As shown in
The telephony architecture 36 will also include an audio processor 46 capable of providing support for one or more speakers 48 and microphones 50. The audio processor 46 will typically facilitate any analog-to-digital or digital-to-analog conversions necessary for telephony operation. For example, in packet-switched applications, the audio processor 46 will convert incoming digital signals to corresponding analog signals for playback at the speaker 48. Analog signals from the microphone 50 will be converted to digital signals for transmission across the packet-switched network 12. Further, in circuit-switched or packet-switched applications, audio files are preferably stored in a digital format and will require digital-to-analog conversion for playback at the speaker 48.
The audio processor 46 may provide any necessary decompression of the digital audio. Those skilled in the art will also recognize that the control system 38 may be configured to provide the function of the audio processor 46 wherein the control system 38 and audio processor 46 are integrated.
The telephony architecture 36 will also include a telephony interface 52 to facilitate telephony communications for calls. Depending on the configuration of the telephony architecture 36, the telephony interface 52 may also facilitate downloads of configuration information as well as audio files. The telephony interface 52 may be a packet-switched interface or a circuit-switched interface depending on the telephone configuration. Further, the telephony architecture 36 may support removable memory 54 as well as an auxiliary interface 56. The removable memory 54 may be a flash memory card, compact disk (CD), digital versatile disk (DVD), floppy disk, or the like requiring a corresponding interface or drive.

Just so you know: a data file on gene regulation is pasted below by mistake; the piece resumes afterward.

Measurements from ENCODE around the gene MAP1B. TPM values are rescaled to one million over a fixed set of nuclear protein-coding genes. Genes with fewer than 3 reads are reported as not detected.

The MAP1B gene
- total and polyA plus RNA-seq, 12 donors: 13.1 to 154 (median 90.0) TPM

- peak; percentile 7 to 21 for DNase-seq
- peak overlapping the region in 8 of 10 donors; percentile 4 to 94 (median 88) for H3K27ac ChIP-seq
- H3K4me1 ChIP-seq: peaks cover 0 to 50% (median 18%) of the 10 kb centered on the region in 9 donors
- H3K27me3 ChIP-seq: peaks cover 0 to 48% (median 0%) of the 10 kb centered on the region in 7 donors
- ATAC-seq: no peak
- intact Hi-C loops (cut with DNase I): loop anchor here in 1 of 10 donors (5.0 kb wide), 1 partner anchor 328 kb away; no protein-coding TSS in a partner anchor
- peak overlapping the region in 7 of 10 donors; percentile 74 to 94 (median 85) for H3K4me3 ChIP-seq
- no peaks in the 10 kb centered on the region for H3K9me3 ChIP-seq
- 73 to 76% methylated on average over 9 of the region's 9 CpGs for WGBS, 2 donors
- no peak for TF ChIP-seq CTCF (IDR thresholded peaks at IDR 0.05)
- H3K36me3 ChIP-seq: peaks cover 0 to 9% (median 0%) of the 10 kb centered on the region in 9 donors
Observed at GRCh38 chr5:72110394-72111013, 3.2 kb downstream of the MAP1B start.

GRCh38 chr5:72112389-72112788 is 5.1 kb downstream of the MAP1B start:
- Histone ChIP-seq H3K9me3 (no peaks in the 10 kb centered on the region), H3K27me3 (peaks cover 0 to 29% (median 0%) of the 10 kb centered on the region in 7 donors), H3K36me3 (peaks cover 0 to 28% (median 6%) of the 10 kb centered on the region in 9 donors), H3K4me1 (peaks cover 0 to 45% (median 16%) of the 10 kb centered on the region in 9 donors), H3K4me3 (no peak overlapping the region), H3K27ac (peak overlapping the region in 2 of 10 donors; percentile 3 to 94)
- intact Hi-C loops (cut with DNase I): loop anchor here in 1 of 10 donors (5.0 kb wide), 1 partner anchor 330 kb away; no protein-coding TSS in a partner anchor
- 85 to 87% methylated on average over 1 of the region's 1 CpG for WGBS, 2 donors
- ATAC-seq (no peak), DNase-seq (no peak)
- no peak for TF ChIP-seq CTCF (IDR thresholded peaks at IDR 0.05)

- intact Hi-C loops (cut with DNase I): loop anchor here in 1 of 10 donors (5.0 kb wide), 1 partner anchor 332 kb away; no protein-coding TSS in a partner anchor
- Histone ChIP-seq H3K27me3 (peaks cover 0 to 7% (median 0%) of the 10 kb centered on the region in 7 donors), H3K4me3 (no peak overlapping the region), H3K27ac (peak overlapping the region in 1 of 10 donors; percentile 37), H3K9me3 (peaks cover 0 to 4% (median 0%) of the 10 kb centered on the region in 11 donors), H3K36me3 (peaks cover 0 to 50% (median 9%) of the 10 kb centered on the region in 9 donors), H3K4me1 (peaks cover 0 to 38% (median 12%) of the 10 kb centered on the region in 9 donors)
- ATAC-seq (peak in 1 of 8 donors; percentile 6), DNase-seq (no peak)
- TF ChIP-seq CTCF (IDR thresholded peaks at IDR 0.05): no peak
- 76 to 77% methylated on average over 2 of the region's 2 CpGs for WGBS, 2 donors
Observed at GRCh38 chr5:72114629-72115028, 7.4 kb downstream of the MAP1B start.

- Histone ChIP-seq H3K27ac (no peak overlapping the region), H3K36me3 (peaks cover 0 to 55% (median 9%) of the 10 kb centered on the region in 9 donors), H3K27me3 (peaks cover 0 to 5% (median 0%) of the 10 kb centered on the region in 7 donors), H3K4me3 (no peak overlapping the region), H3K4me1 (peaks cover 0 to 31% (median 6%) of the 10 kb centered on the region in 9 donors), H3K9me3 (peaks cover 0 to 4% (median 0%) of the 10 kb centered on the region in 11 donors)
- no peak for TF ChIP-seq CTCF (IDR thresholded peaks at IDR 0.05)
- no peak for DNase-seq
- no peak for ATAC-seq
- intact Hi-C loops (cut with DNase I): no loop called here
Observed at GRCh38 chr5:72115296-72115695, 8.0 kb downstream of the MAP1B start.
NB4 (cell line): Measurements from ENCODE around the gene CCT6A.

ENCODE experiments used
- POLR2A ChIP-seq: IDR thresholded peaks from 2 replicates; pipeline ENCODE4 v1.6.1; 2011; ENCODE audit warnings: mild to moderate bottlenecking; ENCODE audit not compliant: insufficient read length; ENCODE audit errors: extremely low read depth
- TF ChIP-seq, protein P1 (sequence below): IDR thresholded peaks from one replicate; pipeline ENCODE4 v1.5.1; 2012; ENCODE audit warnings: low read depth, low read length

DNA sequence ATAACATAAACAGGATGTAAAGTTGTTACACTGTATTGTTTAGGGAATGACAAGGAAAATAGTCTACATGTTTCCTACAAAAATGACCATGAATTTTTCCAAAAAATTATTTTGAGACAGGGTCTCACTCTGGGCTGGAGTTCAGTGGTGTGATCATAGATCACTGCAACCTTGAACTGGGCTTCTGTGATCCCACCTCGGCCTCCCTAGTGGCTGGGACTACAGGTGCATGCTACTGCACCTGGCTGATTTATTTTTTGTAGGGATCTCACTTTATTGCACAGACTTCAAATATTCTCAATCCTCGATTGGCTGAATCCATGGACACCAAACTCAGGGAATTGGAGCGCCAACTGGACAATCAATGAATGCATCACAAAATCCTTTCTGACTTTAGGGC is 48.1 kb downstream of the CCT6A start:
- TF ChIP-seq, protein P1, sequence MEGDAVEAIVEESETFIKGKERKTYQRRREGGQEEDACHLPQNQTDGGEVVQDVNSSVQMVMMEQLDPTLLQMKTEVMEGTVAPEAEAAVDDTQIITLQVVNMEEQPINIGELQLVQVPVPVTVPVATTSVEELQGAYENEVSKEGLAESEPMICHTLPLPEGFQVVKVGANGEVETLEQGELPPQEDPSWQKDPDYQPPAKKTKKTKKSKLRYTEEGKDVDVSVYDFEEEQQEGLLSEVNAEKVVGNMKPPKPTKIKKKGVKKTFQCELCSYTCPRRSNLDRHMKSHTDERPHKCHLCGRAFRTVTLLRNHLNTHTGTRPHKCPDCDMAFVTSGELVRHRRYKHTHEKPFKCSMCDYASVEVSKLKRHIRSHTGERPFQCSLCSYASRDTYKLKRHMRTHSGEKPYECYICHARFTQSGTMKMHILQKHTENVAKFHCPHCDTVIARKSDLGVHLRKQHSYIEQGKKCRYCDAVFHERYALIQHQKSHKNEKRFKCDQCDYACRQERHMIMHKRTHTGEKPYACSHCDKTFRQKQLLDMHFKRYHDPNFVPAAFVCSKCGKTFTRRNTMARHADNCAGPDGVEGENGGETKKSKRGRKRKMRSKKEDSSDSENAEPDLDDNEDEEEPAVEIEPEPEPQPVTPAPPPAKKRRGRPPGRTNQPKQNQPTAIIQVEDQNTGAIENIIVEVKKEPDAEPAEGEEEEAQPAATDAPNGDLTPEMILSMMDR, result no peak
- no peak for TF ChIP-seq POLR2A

The auxiliary interface 56 may be configured to support electrical, radio frequency, or optical communications to download audio files or configuration information. As such, the telephony architecture 36 may interface with a serial cradle, universal serial bus (USB) cradle, infrared device, wireless modem, or the like. The audio files may use various types of compression techniques in order to minimize the impact on memory. Regardless of whether the audio files are provided via the telephony interface 52, the removable memory 54, or the auxiliary interface 56, the audio files are preferably stored in the memory 40 as data 44 for operation.
Although the audio files may take on any form, the audio files are preferably provided in an MP3 or Microsoft WAVE file (.wav). The audio files may include any audible information, which will range from simple announcements or names to unique noises or jingles.
As shown in
As shown in
In operation, a subscriber at computer 18 may use a browser to access the application server 20.